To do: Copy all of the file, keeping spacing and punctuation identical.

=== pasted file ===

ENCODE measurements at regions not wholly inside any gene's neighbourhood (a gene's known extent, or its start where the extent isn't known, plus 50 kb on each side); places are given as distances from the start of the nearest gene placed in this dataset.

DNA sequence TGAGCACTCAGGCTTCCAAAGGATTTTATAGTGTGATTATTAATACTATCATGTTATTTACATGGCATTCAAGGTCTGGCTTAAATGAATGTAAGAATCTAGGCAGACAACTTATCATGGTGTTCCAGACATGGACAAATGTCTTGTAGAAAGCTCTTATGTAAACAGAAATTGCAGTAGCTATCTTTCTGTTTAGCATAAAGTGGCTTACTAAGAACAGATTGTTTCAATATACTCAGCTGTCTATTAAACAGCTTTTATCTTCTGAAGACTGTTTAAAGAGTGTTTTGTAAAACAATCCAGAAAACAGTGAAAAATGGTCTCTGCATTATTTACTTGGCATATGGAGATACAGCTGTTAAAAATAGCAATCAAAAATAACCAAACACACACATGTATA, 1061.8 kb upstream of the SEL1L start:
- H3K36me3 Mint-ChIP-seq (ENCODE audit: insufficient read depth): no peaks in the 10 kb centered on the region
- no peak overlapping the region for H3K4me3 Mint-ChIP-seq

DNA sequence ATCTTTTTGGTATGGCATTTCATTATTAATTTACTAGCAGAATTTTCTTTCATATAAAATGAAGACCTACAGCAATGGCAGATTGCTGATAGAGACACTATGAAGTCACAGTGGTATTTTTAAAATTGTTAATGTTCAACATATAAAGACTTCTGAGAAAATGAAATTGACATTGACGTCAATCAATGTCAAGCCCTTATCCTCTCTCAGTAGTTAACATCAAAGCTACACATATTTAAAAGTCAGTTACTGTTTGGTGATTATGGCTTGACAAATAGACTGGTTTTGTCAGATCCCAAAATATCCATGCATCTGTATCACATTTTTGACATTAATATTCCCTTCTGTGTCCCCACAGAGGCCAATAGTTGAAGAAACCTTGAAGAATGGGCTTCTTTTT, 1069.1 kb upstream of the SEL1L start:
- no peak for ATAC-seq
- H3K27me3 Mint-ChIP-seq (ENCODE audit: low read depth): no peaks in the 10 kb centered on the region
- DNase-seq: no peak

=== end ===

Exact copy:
ENCODE measurements at regions not wholly inside any gene's neighbourhood (a gene's known extent, or its start where the extent isn't known, plus 50 kb on each side); places are given as distances from the start of the nearest gene placed in this dataset.

DNA sequence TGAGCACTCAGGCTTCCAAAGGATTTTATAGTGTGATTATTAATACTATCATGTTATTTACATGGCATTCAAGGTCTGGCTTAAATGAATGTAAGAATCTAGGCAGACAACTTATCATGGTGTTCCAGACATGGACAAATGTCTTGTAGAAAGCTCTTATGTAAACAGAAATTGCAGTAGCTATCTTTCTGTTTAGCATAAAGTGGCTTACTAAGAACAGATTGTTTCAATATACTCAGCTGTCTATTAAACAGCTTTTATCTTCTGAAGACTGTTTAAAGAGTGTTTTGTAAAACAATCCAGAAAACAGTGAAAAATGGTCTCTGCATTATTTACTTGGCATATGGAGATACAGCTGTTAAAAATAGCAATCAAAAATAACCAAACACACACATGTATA, 1061.8 kb upstream of the SEL1L start:
- H3K36me3 Mint-ChIP-seq (ENCODE audit: insufficient read depth): no peaks in the 10 kb centered on the region
- no peak overlapping the region for H3K4me3 Mint-ChIP-seq

DNA sequence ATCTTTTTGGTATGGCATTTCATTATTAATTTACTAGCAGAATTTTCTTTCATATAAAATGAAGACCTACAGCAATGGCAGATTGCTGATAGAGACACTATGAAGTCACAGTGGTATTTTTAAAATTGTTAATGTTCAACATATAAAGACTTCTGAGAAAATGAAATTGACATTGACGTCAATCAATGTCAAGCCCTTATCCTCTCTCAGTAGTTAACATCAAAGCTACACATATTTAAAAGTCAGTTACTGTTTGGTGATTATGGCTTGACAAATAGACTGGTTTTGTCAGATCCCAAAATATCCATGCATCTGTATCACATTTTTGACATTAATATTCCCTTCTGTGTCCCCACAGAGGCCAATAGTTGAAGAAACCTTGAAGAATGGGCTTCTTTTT, 1069.1 kb upstream of the SEL1L start:
- no peak for ATAC-seq
- H3K27me3 Mint-ChIP-seq (ENCODE audit: low read depth): no peaks in the 10 kb centered on the region
- DNase-seq: no peak